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Robbie Parry
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Joined: 17 June 2007
Location: United Kingdom
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Posted: 05 May 2018 at 10:48am | IP Logged | 1 post reply

Anyone want to share any? Good or bad.

Around 1989/90, Blockbuster Video came to UK shores. Prior to that, my family and I had used small independent video stores. One was called Vision on Video. I loved going there. But when Blockbuster appeared, with at least three times the amount of videos (including TNG videos!), I had "found Paradise".

In this day and age of streaming, where all STAR TREK shows are on Netflix (to name one example), I don't think millennials appreciate how special video stores were back in the 80s.

There was the good such as a wide choice, stores that seemed to have a lot of one kind of video (one store by me had loads of WWF videos), the joy of walking to the store, the banter with video store workers, etc.

There was the bad such as the dreaded "On loan" sticker found on top films, the late fees if you took a film back a day late.

And there was the downright bizarre. One video store by me sold car accessories (can anyone tell me the link between video rentals and car accessories?). There was a video store I couldn't visit as the owner kept his pet Alsatian there - and it was quite aggressive. "Don't worry, Benji won't hurt you, he's being playful." (Yes, as he nearly wrestles you to the ground and shows his teeth).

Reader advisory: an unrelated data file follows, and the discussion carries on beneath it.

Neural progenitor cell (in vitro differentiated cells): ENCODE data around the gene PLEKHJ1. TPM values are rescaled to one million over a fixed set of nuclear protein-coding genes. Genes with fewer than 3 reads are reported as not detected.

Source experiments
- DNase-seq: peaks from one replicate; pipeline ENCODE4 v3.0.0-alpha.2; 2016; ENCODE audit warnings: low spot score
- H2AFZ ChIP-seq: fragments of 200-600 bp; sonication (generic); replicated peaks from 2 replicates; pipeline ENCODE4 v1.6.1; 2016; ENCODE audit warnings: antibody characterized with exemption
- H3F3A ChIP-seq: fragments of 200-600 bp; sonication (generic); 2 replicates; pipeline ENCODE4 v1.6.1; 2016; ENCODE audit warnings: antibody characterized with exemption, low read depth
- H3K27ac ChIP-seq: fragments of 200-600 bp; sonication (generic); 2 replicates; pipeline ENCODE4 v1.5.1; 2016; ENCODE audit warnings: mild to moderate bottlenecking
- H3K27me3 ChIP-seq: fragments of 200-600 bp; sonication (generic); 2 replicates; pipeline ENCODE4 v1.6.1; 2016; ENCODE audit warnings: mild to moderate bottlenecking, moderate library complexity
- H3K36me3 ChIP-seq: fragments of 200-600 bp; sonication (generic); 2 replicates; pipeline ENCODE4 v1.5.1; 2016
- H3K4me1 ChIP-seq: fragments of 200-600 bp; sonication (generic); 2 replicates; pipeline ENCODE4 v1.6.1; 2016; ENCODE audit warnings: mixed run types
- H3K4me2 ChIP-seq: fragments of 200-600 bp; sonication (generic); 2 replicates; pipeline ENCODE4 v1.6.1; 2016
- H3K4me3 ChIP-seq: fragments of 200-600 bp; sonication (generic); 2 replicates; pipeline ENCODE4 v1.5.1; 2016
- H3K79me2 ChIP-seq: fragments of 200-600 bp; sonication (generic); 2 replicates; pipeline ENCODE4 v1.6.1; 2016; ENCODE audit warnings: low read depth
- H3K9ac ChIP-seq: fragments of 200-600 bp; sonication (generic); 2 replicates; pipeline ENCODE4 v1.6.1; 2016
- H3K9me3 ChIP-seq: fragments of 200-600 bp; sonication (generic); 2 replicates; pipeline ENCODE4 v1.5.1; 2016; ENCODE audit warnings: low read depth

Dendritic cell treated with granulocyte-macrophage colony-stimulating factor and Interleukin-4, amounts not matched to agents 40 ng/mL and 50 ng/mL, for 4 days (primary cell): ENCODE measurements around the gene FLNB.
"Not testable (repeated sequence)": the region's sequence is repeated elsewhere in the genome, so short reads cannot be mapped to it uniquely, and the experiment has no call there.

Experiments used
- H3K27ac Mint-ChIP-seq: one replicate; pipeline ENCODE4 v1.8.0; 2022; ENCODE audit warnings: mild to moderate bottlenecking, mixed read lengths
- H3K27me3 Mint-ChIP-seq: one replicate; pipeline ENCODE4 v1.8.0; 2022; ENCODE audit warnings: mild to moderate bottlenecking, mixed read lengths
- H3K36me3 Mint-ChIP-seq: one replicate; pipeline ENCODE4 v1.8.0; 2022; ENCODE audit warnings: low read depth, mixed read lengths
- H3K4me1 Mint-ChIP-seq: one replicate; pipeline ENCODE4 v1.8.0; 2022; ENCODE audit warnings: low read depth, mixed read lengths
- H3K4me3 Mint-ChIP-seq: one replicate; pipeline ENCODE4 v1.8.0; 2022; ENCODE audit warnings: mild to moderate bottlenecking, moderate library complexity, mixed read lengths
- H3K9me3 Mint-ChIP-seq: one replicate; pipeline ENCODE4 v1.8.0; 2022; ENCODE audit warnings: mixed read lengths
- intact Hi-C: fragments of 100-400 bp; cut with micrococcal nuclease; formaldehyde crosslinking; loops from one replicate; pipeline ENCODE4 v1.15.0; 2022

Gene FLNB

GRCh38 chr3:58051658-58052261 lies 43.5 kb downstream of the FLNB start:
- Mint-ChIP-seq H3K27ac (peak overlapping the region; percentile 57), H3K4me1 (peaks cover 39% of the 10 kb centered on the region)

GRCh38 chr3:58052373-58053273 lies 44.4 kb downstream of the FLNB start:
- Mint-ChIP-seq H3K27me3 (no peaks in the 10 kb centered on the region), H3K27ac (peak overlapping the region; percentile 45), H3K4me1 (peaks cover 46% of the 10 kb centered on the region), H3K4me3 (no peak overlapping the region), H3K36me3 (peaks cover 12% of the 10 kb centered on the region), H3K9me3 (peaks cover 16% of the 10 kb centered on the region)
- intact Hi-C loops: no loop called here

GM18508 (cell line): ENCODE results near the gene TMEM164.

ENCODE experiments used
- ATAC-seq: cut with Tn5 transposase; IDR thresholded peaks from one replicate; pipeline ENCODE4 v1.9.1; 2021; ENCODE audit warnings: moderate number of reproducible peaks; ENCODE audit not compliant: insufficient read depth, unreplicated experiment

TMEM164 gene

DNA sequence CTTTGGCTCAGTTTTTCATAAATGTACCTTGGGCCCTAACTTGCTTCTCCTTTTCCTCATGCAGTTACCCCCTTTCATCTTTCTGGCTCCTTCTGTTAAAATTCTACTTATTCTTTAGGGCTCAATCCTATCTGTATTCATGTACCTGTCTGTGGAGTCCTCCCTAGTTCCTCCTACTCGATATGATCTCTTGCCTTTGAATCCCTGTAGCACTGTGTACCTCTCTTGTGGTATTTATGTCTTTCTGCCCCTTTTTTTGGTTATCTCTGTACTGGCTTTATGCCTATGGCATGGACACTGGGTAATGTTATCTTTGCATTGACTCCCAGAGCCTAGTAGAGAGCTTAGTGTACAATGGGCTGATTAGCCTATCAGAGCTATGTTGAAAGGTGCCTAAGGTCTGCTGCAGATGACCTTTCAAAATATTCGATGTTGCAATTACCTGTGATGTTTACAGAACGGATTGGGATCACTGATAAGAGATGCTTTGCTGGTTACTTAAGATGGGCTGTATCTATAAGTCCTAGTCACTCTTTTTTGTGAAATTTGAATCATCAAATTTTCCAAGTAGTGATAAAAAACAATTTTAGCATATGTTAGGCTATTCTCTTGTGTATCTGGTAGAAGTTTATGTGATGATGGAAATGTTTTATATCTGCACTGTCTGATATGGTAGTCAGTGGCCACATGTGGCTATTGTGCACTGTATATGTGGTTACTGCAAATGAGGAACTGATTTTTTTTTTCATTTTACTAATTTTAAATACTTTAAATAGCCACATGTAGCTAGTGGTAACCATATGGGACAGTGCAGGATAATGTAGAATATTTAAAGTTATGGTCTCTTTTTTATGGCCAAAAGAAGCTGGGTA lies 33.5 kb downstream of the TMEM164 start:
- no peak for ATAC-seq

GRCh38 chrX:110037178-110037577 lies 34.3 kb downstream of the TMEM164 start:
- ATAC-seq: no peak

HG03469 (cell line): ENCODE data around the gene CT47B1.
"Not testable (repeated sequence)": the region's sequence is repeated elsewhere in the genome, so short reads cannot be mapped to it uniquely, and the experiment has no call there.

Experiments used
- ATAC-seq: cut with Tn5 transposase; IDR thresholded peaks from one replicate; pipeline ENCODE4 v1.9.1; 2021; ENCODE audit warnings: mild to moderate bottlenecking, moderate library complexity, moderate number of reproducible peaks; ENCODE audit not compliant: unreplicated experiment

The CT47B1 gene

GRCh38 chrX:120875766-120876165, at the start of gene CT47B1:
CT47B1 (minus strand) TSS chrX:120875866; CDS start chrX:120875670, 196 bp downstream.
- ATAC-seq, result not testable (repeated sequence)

Video stores are a product of another era. Very few are open now. And why would they be? Who'd pay six quid for 2-3 films that have to be returned either the next day or within three days? Who'd browse a limited range of films when Netflix or Prime have so much more? Who'd risk late fees when you can simply watch a TV series over several days via Netflix?

Yet video stores had a charm. They were an event. When I got to 18, the age at which you are allowed to rent videos here, it was such a delight. I went to the video store every Friday after work and took advantage of 2-for-3 price offers and the like. And whilst the choice was limited, you found something. I can sit there for an hour browsing Netflix's choices, but in a small or even big video store, you found something within 20 minutes or less.

I'll add one more anecdote: one guy ran a very small video store by mine. His nickname was "I did have it..." His stock was very limited. Whenever I, or others, asked him if he'd got a certain film, his robotic response was, "I did have it, but I don't have it now." To make matters worse, perhaps in a desire to compete with Blockbuster, he got rid of more stock to make way for an ice cream freezer and shelves for Coca-Cola bottles.

Share all anecdotes here! I'm particularly interested in any bizarre ones.
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Bill Collins
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Joined: 26 May 2005
Location: England
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Posted: 05 May 2018 at 12:09pm | IP Logged | 2 post reply

Our first house was more or less next door to a video
store, one of the guys who ran it was going to use one
room to sell comics,i would have been in heaven! But
apart from selling some of his collection, the planned
new release items never happened!
I remember going in for a Saturday night movie and all
the good stuff being `out` and having to navigate the
titles with misleading covers to find something half
decent!
One memory i have is of picking up a competition
leaflet around 1984/85 with a comp to win The Empire
Strikes Back, which i duly won! This was when you
could only rent not buy home videos!
Then there was Batman, which if i remember correctly
was the first video to be available for rental and
purchase on the same day, i ordered from `Next door`
and i think it cost 10!
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James Woodcock
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Posted: 05 May 2018 at 4:00pm | IP Logged | 3 post reply

I saw most of the late 70s & early 80s horror movies that I love on home video first. I had been introduced to classic horror through the BBC running double hills on a Saturday night, some were great, some were not.